The Philosopher in A-Minor

The sky creaked closed as the man,
broad on his back, still wrapped and
half inside his tent, started 
to
stir under his parted

earthy hair. He woke up just
enough to catch the sun blush
through the tight seams of the earth’s
shredded red shirt. From the dirt

rose the sweet November cold.
The last light left, he unrolled
himself to greet the night and
felt the moon, soft in his hands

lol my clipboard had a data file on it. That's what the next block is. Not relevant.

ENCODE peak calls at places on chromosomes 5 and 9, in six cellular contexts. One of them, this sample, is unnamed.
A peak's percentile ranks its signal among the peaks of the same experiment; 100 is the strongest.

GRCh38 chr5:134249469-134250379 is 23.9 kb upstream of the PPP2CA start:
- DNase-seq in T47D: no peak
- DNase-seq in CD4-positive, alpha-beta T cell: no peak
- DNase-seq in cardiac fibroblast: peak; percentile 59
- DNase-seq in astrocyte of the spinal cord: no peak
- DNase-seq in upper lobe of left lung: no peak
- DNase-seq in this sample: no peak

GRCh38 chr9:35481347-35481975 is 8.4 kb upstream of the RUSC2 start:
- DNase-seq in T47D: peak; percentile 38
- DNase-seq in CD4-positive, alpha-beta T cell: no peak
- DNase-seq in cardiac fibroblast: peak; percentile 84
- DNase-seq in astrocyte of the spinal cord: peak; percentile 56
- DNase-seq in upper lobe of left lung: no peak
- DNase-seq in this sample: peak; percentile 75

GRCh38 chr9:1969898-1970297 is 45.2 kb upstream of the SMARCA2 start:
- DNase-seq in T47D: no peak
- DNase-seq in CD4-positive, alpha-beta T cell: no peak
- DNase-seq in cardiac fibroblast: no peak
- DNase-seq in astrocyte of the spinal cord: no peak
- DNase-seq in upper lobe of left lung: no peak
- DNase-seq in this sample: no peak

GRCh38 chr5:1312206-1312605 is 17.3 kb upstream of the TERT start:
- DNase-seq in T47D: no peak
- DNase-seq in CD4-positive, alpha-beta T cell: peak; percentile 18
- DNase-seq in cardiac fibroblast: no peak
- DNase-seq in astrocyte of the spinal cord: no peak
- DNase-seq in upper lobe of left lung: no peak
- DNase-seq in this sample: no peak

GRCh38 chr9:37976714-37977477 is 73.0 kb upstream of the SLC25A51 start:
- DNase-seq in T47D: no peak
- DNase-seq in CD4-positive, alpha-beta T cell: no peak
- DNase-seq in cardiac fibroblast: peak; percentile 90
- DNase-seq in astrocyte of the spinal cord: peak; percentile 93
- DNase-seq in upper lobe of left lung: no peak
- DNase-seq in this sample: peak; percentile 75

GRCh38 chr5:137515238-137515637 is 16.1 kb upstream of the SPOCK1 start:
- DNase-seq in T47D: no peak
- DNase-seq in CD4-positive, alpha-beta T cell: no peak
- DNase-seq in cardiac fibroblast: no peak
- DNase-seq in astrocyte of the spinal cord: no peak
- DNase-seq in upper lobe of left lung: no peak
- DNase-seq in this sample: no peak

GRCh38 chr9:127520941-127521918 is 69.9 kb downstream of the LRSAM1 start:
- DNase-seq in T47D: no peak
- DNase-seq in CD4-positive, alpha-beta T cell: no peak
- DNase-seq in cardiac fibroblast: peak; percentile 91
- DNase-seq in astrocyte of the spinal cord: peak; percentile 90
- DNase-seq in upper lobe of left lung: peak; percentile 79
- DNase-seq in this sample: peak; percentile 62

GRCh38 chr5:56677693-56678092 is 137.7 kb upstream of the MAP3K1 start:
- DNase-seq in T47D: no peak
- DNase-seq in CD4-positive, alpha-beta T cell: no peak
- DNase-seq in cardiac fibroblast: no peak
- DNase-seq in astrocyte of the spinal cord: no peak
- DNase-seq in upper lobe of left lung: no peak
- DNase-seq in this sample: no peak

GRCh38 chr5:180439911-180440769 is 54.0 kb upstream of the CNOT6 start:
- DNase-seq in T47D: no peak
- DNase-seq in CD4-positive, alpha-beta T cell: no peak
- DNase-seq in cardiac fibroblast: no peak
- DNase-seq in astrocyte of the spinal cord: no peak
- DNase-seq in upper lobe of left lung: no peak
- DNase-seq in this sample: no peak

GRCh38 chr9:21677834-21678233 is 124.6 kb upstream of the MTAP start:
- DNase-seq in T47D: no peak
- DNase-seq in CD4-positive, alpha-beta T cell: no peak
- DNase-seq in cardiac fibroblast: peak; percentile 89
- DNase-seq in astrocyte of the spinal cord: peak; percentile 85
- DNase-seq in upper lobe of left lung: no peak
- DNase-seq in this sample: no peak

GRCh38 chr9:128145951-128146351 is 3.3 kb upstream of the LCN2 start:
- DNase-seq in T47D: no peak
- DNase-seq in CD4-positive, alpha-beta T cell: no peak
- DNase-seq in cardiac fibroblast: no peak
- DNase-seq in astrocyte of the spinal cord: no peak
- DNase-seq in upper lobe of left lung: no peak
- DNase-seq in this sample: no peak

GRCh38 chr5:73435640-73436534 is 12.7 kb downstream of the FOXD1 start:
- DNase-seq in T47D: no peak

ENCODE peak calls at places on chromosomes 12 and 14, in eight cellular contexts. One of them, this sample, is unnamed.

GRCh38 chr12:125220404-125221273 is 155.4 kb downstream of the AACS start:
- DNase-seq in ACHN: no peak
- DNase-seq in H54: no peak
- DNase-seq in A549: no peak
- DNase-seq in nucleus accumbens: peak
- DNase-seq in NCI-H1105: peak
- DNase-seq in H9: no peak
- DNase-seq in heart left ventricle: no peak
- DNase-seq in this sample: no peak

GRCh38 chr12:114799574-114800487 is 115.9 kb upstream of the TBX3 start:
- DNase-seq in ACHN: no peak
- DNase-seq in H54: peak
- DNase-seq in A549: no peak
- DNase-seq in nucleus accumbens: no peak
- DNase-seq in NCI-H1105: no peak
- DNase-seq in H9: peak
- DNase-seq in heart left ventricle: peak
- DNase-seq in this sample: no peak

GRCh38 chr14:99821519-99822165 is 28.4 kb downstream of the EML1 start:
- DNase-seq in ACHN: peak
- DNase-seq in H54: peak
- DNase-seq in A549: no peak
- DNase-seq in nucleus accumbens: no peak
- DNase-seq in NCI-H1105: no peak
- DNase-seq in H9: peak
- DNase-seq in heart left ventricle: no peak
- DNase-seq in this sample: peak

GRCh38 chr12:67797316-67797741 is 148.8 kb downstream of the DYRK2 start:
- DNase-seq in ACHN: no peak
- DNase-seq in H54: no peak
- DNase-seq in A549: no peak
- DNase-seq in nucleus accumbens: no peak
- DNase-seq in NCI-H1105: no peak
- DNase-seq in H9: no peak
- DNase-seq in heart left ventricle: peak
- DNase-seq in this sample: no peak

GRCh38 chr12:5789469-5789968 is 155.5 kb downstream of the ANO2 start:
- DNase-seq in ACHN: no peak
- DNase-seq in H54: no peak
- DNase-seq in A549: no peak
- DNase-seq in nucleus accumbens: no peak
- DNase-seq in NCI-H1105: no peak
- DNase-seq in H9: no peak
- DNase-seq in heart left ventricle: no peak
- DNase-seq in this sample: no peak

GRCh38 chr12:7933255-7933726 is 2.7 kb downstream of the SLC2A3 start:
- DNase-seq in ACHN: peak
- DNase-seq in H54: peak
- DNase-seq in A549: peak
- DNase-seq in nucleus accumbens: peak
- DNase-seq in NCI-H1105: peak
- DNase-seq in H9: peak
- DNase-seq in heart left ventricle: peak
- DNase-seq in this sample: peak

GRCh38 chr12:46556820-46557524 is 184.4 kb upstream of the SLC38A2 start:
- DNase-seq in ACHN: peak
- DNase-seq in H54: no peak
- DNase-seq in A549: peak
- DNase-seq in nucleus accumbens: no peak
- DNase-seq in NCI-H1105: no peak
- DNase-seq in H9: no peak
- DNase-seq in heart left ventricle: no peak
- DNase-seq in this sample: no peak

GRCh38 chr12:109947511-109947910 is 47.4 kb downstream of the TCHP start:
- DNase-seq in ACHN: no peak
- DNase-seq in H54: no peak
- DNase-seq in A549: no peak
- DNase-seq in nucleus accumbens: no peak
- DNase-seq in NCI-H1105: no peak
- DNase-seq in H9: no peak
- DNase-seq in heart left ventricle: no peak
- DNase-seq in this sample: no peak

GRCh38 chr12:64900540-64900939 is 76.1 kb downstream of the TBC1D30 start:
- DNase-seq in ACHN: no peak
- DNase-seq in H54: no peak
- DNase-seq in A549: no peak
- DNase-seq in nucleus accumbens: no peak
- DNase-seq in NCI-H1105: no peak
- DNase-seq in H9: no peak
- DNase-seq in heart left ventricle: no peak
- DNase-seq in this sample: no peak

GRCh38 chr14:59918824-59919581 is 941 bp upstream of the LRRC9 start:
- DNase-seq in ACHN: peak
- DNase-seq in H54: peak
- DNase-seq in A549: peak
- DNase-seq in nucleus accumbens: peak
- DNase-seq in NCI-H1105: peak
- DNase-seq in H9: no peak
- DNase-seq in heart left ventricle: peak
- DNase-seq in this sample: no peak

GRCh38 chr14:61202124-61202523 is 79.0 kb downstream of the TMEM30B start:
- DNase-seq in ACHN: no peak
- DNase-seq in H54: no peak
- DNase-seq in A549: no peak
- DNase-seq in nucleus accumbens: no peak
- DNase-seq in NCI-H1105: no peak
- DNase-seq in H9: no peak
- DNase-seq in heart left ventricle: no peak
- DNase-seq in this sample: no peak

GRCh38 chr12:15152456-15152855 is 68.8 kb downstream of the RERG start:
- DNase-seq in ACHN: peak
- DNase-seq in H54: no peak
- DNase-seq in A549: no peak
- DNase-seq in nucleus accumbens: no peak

like a ball of fresh socks; one
dandelion picked, undone from
her dark stem. Whole, she hung high
until he breathed—it was like

a splash of silver fish, caught 
in
a boat’s gaping light, shocked
and spun, they spread. He groped
the moon like a bar of soap

and she slipped back to her black
basin. He felt cold and cracked,
left open at the globe, when
he could not hold her again.